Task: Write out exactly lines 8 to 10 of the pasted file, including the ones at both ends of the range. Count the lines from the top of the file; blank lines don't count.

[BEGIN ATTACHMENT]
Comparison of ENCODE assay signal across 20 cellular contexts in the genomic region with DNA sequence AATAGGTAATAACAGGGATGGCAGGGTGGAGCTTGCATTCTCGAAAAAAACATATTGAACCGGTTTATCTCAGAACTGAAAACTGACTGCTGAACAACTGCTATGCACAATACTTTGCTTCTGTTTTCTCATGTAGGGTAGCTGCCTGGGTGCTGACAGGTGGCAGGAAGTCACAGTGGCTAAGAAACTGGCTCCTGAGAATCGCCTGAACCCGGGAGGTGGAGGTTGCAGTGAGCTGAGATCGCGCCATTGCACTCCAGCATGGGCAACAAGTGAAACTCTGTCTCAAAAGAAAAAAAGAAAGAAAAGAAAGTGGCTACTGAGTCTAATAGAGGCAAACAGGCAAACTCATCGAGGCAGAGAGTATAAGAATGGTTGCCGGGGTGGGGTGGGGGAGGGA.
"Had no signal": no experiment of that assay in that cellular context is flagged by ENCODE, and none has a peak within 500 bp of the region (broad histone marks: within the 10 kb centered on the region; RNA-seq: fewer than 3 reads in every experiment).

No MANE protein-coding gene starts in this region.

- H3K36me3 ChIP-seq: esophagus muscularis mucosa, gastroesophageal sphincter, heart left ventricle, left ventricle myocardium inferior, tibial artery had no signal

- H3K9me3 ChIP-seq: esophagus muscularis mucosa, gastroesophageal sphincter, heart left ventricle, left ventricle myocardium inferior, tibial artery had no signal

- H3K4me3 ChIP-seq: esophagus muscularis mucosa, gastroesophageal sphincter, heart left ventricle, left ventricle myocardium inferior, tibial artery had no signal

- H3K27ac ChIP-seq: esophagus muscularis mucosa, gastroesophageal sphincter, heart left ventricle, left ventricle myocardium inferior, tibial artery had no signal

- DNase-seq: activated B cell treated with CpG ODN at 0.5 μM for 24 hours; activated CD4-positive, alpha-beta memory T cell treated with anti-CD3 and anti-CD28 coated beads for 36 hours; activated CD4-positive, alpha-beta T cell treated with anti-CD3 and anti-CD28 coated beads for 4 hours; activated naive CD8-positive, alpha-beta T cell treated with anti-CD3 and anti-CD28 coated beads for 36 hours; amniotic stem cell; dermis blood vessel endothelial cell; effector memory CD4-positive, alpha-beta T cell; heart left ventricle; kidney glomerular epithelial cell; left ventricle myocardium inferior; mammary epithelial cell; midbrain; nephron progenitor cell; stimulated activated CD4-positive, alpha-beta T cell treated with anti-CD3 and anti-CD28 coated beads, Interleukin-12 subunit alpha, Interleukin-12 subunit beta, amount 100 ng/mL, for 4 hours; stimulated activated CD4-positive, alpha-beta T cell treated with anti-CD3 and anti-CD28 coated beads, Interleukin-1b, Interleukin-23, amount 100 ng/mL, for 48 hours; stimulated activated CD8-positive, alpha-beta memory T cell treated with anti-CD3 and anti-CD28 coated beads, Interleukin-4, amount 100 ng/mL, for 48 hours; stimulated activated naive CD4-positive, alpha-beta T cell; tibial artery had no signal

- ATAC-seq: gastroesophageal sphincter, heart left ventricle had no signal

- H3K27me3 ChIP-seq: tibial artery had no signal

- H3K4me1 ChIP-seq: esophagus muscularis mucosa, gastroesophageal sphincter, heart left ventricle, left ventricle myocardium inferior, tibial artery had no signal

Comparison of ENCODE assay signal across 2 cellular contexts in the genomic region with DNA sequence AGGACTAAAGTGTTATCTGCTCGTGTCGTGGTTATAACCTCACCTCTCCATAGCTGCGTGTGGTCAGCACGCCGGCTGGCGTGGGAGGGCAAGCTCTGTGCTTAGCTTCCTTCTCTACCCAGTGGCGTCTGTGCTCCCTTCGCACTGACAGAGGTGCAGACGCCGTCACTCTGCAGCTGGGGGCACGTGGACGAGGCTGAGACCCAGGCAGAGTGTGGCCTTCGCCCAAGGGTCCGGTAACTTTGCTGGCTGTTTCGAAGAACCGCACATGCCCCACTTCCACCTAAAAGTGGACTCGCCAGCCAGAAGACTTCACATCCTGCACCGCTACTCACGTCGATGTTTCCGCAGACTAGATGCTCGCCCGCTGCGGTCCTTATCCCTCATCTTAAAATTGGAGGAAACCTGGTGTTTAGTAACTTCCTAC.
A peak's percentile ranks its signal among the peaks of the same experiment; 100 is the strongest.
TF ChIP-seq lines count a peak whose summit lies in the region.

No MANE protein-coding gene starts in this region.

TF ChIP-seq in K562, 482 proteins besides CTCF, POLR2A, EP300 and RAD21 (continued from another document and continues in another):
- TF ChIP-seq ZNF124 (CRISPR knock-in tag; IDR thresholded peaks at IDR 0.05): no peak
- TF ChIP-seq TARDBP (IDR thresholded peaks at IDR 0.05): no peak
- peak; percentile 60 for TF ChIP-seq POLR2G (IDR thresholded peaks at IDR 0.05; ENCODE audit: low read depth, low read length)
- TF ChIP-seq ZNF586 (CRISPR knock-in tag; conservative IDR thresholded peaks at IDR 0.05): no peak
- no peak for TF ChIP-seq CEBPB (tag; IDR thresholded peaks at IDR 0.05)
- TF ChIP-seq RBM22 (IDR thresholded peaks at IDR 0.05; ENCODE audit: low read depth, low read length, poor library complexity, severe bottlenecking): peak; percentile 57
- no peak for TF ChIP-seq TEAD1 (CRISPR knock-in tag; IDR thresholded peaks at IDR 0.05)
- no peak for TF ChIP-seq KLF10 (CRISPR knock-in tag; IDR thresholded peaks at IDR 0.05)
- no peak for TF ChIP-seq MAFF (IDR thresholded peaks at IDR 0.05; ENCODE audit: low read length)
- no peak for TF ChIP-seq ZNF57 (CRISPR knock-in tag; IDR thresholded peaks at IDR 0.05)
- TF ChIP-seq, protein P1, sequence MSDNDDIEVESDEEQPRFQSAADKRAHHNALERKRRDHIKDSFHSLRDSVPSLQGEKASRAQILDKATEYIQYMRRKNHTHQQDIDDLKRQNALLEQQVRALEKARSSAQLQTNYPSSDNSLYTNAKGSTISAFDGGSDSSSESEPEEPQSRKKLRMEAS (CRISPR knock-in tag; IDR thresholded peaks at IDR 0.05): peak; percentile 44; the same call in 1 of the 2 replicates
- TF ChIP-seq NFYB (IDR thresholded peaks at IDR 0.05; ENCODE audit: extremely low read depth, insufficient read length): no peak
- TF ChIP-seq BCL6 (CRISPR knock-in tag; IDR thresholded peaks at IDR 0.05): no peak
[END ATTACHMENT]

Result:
- DNase-seq: activated B cell treated with CpG ODN at 0.5 μM for 24 hours; activated CD4-positive, alpha-beta memory T cell treated with anti-CD3 and anti-CD28 coated beads for 36 hours; activated CD4-positive, alpha-beta T cell treated with anti-CD3 and anti-CD28 coated beads for 4 hours; activated naive CD8-positive, alpha-beta T cell treated with anti-CD3 and anti-CD28 coated beads for 36 hours; amniotic stem cell; dermis blood vessel endothelial cell; effector memory CD4-positive, alpha-beta T cell; heart left ventricle; kidney glomerular epithelial cell; left ventricle myocardium inferior; mammary epithelial cell; midbrain; nephron progenitor cell; stimulated activated CD4-positive, alpha-beta T cell treated with anti-CD3 and anti-CD28 coated beads, Interleukin-12 subunit alpha, Interleukin-12 subunit beta, amount 100 ng/mL, for 4 hours; stimulated activated CD4-positive, alpha-beta T cell treated with anti-CD3 and anti-CD28 coated beads, Interleukin-1b, Interleukin-23, amount 100 ng/mL, for 48 hours; stimulated activated CD8-positive, alpha-beta memory T cell treated with anti-CD3 and anti-CD28 coated beads, Interleukin-4, amount 100 ng/mL, for 48 hours; stimulated activated naive CD4-positive, alpha-beta T cell; tibial artery had no signal

- ATAC-seq: gastroesophageal sphincter, heart left ventricle had no signal

- H3K27me3 ChIP-seq: tibial artery had no signal